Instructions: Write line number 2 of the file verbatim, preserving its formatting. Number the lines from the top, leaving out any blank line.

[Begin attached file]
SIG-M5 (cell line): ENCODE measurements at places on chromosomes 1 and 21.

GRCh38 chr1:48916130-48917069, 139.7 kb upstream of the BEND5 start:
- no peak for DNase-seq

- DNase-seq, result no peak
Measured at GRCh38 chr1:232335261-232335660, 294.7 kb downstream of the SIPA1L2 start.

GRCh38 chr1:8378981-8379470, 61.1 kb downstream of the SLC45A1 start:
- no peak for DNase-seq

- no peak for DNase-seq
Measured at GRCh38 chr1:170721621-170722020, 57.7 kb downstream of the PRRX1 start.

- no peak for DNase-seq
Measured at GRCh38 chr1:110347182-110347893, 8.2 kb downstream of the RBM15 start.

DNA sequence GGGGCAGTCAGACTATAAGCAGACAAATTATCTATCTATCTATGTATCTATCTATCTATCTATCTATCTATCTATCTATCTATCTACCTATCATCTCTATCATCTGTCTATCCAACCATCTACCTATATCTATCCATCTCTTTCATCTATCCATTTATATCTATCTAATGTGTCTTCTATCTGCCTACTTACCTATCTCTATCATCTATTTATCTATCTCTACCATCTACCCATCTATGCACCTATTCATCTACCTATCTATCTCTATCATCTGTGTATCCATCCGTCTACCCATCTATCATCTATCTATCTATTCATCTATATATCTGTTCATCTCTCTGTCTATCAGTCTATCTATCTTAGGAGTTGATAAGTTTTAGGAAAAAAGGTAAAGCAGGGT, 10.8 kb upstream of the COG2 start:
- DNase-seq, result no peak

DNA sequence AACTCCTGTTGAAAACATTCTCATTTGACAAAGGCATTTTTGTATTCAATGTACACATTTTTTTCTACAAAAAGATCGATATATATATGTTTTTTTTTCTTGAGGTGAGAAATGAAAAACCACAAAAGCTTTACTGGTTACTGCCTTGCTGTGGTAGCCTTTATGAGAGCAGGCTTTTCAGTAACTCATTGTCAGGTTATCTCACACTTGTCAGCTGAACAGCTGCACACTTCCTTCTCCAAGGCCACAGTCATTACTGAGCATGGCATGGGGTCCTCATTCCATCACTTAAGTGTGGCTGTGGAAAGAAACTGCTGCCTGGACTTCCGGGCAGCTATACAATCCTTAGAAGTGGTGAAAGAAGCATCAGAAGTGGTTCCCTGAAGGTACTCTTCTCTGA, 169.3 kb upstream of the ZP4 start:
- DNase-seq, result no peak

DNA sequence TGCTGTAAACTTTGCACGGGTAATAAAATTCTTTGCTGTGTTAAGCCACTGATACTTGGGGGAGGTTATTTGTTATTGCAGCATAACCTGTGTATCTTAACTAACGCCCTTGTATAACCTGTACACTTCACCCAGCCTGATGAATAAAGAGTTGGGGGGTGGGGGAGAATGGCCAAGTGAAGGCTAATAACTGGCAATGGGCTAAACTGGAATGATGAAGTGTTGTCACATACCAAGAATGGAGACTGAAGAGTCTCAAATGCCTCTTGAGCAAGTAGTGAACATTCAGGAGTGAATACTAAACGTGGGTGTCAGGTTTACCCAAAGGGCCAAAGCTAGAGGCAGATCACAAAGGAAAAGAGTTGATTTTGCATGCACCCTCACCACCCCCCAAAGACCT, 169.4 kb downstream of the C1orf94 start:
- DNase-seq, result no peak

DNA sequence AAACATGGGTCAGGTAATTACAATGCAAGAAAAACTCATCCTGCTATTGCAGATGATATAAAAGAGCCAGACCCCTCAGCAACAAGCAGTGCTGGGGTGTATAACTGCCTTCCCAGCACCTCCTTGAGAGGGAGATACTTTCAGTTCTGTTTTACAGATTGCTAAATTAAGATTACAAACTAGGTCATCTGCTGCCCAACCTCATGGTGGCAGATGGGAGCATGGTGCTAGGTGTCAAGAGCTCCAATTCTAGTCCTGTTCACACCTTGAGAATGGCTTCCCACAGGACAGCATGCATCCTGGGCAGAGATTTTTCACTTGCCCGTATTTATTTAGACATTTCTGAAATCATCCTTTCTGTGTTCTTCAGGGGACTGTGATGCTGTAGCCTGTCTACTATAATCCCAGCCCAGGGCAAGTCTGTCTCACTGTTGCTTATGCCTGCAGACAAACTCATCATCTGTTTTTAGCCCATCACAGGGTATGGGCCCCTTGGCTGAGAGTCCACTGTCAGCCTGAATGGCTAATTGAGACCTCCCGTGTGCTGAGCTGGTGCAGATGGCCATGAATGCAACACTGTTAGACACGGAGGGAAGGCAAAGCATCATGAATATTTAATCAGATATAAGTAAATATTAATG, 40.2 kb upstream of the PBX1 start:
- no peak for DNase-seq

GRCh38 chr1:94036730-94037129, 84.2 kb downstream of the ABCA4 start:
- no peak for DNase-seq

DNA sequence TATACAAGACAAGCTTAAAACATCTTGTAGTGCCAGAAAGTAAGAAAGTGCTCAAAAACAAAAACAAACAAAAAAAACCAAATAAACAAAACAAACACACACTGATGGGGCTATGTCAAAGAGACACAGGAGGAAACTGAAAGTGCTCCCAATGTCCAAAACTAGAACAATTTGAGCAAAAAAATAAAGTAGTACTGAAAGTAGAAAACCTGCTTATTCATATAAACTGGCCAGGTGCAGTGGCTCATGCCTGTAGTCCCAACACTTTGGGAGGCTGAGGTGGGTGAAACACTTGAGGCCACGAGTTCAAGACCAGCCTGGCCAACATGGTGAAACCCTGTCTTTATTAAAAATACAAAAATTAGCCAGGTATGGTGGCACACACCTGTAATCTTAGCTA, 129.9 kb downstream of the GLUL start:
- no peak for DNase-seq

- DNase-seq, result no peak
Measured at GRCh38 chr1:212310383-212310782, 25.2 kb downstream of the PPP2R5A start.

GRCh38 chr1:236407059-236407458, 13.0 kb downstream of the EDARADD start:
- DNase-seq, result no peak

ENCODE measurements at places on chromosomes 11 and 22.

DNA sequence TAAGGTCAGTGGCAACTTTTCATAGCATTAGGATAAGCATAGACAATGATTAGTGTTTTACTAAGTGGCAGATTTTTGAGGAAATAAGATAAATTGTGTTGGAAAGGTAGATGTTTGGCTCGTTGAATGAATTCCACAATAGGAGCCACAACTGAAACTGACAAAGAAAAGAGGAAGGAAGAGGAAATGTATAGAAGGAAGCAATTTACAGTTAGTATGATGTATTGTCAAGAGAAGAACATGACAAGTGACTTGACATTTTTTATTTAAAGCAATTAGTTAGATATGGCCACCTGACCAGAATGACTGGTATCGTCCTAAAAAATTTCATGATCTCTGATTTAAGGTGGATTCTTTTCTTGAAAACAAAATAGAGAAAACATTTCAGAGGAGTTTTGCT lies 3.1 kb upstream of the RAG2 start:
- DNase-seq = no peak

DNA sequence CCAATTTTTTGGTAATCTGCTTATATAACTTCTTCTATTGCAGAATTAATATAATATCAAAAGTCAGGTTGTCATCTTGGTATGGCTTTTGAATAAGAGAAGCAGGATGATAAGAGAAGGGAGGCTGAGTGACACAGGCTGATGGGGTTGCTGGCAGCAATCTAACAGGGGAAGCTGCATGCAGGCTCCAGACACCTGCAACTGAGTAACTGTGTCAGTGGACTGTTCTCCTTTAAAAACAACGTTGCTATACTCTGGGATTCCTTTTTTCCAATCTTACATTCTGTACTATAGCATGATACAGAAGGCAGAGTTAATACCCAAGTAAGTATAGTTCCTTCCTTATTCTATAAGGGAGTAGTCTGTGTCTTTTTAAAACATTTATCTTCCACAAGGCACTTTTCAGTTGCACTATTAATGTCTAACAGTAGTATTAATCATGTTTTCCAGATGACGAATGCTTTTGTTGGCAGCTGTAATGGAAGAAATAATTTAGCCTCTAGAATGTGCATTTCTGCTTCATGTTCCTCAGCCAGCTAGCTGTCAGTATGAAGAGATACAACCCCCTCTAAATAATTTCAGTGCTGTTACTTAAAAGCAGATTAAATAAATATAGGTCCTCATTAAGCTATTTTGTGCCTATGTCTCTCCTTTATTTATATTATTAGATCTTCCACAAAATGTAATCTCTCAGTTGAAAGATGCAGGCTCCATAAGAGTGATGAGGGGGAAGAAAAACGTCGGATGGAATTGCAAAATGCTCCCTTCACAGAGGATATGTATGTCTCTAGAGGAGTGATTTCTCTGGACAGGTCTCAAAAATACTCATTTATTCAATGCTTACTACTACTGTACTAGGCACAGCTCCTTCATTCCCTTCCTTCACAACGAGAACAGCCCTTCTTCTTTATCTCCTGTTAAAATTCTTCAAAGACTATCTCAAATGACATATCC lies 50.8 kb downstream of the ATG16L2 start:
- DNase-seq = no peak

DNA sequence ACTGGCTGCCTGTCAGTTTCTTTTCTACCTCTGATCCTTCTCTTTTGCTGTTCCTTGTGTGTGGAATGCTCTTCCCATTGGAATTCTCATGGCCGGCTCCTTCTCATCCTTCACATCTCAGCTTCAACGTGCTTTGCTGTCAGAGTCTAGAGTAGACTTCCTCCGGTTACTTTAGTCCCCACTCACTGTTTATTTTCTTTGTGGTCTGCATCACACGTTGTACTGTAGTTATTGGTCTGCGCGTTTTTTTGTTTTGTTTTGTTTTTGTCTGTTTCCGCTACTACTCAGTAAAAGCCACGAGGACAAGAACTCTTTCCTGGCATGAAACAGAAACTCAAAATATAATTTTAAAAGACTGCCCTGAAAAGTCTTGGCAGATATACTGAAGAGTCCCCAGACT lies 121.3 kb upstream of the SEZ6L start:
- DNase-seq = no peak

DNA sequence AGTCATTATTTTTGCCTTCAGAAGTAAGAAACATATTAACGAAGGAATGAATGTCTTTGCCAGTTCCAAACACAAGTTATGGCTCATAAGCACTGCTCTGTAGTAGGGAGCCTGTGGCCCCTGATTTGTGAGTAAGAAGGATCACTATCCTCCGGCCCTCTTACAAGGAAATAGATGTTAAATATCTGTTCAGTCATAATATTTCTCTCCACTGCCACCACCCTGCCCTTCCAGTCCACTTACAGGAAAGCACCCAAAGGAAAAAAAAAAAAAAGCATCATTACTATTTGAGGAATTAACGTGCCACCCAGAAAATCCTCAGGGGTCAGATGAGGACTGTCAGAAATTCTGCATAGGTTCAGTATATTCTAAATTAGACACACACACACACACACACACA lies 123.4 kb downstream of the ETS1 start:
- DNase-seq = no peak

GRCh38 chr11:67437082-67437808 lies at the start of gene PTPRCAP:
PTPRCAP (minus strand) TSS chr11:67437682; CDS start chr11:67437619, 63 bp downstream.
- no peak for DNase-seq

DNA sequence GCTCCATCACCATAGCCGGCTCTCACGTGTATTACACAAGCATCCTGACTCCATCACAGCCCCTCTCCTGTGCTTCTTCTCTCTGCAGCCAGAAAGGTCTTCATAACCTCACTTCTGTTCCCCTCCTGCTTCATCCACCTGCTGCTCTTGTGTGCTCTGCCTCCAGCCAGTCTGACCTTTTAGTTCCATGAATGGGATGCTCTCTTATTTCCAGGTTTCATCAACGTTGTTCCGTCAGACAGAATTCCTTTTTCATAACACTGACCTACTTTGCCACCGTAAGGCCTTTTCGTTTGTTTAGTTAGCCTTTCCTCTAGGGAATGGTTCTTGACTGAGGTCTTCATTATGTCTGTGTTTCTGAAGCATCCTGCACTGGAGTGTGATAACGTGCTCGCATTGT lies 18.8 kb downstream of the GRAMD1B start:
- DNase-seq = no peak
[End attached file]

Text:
GRCh38 chr1:48916130-48917069, 139.7 kb upstream of the BEND5 start: